Mr. Koru showcased an alarmism over the prevalence of No votes according to a number of credible polls, and tried to dissuade the president and other AKP denizens from proceeding with the referendum, urging them to withhold the vote in its entirety.

But nowhere in his line of argument, he never appeared to be questioning the main pillars of the proposed change from a critical view, rather unearthed the existence of ifs and buts rooted in AKP elites.

Weeks after that, however, he wrote a critical piece in which he implied that he may vote No in the upcoming referendum.

Felicity Party Chairman Karamollaoglu is equally pessimist for the prospect of a win for AKP, offering solace to opponents of the constitutional bill by highlighting a dissent building within AKP’s base.

But that intra-party opposition never came to the surface, remained subtle and reserved given larger than life persona of Mr. Erdogan and his all-embracing charisma that dominates his loyal constituency.

Last week, a Yes banner splashed over the face of the No-vote Felicity Party headquarters in Istanbul, leaving media and observers bewildered. The party soon issued a statement and said the Yes banner hang over the building without their knowledge and consent.

Nobody had any question over who might be the culprit, behind the episode: the ruling AKP. Mr. Karamollaoglu regarded that assault as a desperate act that speaks to the sense of despair entrenched within the ruling party over the tight race during the campaign.

Felicity Party which shares same political and cultural roots with ruling AKP, descended from political ideology of Necmettin Erbakan, Turkey’s first Islamist prime minister in mid-1990s.

Mr. Erdogan, his longtime friend and former President Gul, both founding fathers of AKP in 2001, had a fallout with Mr. Erbakan and his disciples within center-right of the political spectrum. Their parties both have Islamist roots.

Felicity Party, however, places its opposition to the constitutional amendment on a different ground, shows particular effort to differentiate itself from motivations of other parties. The party is not against executive presidential system as a philosophical and principled objection, but rather it opposes the current scheme because it lacks a credible checks and balances system that could limit excesses of the president.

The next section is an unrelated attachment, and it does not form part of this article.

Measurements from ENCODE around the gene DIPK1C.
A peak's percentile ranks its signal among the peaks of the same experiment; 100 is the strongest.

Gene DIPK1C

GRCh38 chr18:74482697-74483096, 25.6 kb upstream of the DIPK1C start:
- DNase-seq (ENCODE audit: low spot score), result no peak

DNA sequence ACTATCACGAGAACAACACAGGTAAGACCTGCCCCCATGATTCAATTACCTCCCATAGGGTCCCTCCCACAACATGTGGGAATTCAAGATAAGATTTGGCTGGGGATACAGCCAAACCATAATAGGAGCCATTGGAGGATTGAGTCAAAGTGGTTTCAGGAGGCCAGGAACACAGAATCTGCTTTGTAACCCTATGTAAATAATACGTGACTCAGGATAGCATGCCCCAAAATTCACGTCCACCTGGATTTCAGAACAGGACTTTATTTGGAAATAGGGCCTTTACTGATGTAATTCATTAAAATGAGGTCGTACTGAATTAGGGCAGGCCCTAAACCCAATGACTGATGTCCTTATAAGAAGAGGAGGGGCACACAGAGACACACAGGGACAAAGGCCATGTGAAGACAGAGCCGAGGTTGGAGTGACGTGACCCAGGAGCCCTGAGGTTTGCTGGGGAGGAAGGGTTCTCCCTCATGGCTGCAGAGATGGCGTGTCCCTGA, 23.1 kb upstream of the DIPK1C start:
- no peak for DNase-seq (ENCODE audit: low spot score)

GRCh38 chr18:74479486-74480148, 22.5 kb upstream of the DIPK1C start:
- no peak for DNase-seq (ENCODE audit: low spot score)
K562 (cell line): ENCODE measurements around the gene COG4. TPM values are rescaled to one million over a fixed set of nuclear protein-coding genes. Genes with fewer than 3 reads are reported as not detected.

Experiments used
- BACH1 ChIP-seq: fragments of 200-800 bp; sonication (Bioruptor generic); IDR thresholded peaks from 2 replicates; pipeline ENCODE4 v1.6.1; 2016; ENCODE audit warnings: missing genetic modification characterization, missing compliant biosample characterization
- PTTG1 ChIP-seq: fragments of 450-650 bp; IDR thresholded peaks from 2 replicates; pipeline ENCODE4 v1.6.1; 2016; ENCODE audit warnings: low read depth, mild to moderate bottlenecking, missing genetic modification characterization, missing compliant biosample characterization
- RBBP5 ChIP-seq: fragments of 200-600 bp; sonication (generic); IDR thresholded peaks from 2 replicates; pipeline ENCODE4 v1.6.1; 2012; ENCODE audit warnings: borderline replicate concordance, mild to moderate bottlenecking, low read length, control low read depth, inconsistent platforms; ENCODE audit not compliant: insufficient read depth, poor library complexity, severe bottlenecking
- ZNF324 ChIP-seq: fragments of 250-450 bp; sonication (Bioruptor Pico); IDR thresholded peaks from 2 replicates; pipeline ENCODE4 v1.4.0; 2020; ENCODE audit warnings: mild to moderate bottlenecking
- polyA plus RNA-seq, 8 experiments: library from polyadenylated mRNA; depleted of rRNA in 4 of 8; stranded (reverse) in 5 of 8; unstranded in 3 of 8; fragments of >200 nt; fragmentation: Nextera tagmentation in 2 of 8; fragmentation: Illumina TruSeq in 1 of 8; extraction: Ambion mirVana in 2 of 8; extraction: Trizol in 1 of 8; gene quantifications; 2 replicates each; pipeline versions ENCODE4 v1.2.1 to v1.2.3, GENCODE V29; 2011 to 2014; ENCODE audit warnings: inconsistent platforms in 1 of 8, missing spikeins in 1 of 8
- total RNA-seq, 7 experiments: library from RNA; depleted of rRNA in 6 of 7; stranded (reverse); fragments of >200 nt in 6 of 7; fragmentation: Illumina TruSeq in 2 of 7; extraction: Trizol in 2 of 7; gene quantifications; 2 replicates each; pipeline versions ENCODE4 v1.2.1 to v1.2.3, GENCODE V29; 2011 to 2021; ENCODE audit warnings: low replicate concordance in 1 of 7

Abdullatif Sener, former minister and one of the four founding fathers of AKP, said former President Gul, former Prime Minister Ahmet Davutoglu and former Parliament Speaker and deputy Prime Minister Bulent Arinc all remain silent, reject offering a public backing to Mr. Erdogan’s Yes campaign.

Former comrades of President Erdogan are well aware of the implications of a Yes vote, and Mr. Sener argued that they see acceptance of constitutional amendment as the most significant setback, damage to be inflicted on this country over the past 100 years.

When asked what he thinks about the presidential system, former President Gul last week offered a measured response rather than a direct repudiation of the proposal to avoid infuriating his former friend Mr. Erdogan. But his framing of the proposed system is unmistakeably a cynical rejection of Mr. Erdogan’s formulation of the presidency as a “Turkish-style” presidency, with unique features dissimilar to presidential systems in other countries.

Mr. Gul told media that if Turkey shifts to presidential system, it should be similar to American one with a strong checks and balances mechanism, not a “Turkish-style” one.

President Erdogan and his political troops are campaigning for a distinctive presidential system, peculiar to Turkey, with no resemblance to any other presidency existent in other parts of the world.

That emphasis earned an upswell of acclaim from loyal supporters but met with trepidation and horror among critics who fear of ominous signs of a creeping authoritarianism.

Mr. Sener said former towering figures of AKP have a legitimate concern from social backlash in the future, fear of accusative charges if they give a blessing to the proposed changes with Yes vote. So, their simmering concerns are not lost on observers and media as those figures keep a low profile in the public, shy away from any association with President Erdogan’s campaign rallies.